Apple CEO Tim Cook says investors and analysts alike have been over-reacting to its recently reported second quarter results in which the iPhone maker posted a decline in revenue for the first time in 13 years.
Since Apple posted its results at the end of last month, media and analysts alike have been proclaiming the death of Apple. It’s a reaction that Cook is describing as rather ridiculous.
The iPhone maker posted second quarter revenue of $50.6 billion, down from $58 billion in the year-ago quarter and missing analysts estimates by $1.4 billion. Wall Street was expecting revenue of $52 billion and earnings per share of $2. Apple’s actual earnings per share came in at $1.90.
“To put that in perspective, the $10 billion is more than any other company makes,” Cook told CNBC’s Mad Money host Jim Cramer. “So it was a pretty good quarter, but not up to the street’s expectations, clearly.”
Another factor in the equation is that Apple customers are upgrading at a lower rate than they did in 2015, but still higher than in 2014, giving Apple an “abnormally high upgrade rate last year because people bought into the iPhone 6.”
That, combined with currency rates and macroeconomic issues, affected the company’s bottom line in the just-past quarter, Cook said.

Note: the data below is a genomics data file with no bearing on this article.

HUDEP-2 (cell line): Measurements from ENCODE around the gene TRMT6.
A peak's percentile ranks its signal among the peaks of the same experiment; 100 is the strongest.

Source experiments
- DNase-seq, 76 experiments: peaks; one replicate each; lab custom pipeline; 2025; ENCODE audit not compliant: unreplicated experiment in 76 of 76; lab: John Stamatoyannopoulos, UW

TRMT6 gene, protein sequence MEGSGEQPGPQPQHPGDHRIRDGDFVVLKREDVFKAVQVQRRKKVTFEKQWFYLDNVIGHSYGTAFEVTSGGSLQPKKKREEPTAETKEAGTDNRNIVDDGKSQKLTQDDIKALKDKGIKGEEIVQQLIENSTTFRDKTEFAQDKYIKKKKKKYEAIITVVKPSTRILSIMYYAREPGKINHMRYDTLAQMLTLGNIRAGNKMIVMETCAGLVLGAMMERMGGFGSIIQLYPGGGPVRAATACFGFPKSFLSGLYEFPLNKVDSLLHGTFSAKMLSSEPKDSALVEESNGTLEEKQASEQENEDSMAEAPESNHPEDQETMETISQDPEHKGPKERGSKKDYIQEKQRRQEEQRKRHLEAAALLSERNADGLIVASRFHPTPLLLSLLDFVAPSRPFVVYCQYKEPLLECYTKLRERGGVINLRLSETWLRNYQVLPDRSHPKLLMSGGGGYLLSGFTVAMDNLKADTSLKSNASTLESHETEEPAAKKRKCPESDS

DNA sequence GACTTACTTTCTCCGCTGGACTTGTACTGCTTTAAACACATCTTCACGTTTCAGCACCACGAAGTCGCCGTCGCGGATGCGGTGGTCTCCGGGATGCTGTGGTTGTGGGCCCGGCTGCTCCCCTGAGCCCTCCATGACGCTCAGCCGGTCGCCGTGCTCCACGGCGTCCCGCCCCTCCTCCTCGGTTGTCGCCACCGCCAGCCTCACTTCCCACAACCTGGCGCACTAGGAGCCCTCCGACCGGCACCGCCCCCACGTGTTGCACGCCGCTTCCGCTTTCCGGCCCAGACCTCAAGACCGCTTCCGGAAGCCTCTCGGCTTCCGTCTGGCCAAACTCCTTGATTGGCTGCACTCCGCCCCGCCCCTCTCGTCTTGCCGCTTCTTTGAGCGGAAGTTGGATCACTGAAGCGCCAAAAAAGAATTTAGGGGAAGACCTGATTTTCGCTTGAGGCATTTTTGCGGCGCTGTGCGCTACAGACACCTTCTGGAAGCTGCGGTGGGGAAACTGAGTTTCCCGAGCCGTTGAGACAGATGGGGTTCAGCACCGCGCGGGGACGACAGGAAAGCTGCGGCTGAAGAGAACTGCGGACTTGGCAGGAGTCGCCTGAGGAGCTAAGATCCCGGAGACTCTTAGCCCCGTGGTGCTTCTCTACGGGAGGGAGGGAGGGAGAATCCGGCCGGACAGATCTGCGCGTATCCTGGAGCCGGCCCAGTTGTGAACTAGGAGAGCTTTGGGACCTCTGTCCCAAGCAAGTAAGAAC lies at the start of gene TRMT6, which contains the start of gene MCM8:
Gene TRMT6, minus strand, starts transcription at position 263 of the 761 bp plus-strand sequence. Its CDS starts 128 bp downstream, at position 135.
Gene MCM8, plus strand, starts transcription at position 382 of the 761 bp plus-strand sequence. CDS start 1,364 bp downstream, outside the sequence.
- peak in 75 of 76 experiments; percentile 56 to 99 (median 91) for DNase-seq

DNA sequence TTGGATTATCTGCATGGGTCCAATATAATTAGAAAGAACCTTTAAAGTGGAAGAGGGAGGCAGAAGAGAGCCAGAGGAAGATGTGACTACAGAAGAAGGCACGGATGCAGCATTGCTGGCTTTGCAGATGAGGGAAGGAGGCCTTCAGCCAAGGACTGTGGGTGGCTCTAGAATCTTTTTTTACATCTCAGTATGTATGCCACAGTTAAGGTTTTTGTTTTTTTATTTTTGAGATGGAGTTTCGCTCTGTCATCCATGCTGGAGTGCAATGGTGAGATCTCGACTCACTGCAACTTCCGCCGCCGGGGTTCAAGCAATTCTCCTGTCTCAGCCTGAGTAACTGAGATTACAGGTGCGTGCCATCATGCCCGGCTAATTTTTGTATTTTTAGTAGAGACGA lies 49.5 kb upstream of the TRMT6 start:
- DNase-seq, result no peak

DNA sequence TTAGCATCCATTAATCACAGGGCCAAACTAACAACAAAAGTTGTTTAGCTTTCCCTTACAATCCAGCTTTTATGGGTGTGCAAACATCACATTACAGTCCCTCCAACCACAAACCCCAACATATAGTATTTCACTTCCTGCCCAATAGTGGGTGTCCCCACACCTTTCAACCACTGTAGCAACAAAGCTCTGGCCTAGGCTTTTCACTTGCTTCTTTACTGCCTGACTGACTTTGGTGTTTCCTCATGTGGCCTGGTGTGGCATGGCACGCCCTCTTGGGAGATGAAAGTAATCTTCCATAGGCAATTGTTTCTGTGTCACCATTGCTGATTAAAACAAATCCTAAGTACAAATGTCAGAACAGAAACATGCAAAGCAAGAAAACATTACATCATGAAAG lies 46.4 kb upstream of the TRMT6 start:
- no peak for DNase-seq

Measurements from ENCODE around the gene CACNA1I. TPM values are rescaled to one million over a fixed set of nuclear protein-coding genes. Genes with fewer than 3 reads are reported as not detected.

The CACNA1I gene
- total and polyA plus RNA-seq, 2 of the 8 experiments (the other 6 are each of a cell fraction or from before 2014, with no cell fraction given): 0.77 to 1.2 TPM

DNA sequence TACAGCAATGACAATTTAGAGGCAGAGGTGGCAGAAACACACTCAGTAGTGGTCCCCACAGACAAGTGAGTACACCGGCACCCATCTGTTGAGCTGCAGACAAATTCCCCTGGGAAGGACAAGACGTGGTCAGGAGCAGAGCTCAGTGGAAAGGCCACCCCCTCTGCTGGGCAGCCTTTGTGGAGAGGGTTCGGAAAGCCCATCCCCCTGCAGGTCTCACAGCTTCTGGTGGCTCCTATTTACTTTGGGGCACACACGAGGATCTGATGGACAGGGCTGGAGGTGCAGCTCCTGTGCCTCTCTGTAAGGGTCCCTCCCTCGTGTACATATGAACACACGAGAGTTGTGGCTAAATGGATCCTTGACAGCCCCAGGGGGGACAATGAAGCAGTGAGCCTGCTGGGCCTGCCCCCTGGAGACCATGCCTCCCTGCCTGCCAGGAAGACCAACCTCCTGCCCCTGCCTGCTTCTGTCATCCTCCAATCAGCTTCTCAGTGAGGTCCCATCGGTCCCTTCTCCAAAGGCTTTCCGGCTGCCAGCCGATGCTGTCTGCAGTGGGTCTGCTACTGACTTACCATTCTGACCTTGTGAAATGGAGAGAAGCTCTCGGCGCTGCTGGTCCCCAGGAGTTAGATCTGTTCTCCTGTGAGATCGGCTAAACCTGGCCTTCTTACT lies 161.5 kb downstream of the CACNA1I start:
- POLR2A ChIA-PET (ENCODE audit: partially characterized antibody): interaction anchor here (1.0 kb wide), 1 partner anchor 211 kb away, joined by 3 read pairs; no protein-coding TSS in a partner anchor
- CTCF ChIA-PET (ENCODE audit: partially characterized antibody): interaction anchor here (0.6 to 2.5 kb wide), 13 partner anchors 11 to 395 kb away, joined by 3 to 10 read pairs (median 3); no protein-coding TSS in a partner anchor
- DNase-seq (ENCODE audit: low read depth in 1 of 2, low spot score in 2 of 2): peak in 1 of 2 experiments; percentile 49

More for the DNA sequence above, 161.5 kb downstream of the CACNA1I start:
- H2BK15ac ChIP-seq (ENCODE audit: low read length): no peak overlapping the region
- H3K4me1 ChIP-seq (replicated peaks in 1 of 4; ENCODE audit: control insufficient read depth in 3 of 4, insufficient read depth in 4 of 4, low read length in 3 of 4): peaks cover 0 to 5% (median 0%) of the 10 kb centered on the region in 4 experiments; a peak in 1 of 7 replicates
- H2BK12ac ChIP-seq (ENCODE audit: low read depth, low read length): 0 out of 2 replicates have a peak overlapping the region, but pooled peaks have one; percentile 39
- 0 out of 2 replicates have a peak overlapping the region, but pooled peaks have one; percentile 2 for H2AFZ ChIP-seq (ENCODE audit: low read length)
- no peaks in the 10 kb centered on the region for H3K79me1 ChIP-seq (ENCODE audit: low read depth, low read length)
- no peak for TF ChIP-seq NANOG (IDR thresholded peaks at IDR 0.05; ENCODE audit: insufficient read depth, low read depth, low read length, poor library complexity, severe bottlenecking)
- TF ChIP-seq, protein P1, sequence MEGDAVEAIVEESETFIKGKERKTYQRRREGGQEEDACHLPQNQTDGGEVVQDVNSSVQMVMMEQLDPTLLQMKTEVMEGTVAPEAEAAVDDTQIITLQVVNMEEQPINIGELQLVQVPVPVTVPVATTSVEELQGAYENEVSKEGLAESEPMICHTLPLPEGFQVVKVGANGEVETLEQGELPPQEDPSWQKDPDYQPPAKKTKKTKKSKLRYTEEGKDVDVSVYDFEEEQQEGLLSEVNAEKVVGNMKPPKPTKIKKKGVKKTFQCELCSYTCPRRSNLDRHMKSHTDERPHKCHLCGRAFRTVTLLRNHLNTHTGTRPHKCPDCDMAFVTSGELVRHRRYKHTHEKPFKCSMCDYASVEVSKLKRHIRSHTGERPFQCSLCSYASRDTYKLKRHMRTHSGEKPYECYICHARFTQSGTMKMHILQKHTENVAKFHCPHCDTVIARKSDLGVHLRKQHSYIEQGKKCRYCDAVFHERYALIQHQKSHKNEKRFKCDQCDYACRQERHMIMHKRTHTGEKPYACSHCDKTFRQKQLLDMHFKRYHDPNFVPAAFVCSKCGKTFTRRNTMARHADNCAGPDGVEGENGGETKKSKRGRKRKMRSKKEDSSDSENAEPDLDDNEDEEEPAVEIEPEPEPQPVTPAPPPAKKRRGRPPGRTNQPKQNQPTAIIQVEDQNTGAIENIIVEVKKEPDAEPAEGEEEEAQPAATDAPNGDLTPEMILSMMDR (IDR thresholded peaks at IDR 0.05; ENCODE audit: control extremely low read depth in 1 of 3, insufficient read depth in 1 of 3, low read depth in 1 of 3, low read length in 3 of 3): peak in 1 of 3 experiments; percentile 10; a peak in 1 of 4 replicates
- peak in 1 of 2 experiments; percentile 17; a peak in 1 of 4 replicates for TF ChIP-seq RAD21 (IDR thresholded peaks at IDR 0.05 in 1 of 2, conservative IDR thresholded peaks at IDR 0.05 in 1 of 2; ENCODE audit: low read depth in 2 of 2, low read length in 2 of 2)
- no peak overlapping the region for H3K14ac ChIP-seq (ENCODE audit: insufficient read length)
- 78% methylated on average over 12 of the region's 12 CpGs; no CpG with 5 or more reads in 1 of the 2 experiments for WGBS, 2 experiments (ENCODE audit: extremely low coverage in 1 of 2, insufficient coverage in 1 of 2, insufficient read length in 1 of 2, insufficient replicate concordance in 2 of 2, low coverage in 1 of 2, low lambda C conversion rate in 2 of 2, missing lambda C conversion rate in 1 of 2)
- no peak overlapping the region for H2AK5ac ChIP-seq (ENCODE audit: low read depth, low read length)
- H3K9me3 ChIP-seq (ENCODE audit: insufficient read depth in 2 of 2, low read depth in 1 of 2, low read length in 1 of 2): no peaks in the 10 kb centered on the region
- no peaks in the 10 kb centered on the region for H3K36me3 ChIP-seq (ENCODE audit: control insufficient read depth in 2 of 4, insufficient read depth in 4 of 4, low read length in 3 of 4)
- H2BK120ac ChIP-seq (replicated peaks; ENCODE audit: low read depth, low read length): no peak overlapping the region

“The most important thing is that customers love our products,” he added. “They are using them and the satisfaction has never been higher, the loyalty rates have never been higher. That is what is really important for us. That is the most important thing for the long-term of Apple.”
Cook said the upcoming iPhones, which the company traditionally debuts in September, are so great, it will convince iPhone users to upgrade.
Cramer, a self-professed iPhone junkie who uses an iPhone 6, said his current Smartphone already had everything he needs.
“We’re going to give you things you can’t live without that you just don’t know you need today, Cook replied with a smile.
Cook also said he is optimistic about the future of iPhone sales in China and India. In China, Cook said, the middle class is expected to jump to nearly 500 million in the next five years, making it a market ripe for Apple’s products.
“This is an unprecedented growth of the middle class,” Cook said. “I could not be more optimistic about China.”
India, meanwhile, will be the most populace country in the world by 2022 and the population is young, Cook said, adding that, with LTE beginning its roll out this year, there is huge market potential there for Apple.